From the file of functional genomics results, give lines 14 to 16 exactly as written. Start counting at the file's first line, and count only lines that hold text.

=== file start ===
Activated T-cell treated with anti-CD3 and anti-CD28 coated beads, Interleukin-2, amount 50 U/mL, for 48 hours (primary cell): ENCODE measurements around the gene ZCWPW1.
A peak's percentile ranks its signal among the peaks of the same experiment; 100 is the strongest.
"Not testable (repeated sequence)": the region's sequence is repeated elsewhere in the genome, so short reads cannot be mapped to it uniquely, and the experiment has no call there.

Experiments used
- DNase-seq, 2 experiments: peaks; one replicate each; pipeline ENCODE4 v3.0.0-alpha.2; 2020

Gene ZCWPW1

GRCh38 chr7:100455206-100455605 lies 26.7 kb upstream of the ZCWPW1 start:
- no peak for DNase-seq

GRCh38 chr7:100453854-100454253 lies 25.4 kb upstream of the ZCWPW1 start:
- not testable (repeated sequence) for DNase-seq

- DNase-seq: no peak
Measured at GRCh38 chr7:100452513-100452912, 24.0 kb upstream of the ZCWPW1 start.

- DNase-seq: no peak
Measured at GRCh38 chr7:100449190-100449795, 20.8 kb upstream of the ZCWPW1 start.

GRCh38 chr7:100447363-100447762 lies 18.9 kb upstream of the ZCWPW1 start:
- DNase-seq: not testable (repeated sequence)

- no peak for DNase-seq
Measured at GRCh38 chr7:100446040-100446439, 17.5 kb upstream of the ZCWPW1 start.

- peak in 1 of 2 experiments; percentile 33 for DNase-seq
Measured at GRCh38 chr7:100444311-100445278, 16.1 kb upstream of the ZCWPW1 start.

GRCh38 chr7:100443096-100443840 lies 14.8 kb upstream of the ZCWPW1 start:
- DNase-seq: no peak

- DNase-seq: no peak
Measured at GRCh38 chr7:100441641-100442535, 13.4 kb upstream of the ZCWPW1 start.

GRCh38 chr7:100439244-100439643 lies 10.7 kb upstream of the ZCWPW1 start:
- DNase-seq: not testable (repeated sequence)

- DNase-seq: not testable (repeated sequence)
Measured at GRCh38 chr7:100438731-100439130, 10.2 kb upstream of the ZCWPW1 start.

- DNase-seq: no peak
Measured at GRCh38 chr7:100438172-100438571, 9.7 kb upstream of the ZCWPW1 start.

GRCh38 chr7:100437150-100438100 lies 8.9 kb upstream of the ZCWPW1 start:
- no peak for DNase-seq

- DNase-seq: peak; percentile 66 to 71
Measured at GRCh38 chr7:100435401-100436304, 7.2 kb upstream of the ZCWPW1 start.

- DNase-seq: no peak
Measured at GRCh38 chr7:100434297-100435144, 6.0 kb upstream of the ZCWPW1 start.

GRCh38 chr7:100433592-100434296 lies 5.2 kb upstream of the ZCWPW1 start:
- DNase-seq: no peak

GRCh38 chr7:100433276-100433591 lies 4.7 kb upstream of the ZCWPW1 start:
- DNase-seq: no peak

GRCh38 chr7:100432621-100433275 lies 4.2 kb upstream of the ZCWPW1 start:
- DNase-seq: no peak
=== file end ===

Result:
Measured at GRCh38 chr7:100449190-100449795, 20.8 kb upstream of the ZCWPW1 start.

GRCh38 chr7:100447363-100447762 lies 18.9 kb upstream of the ZCWPW1 start:
- DNase-seq: not testable (repeated sequence)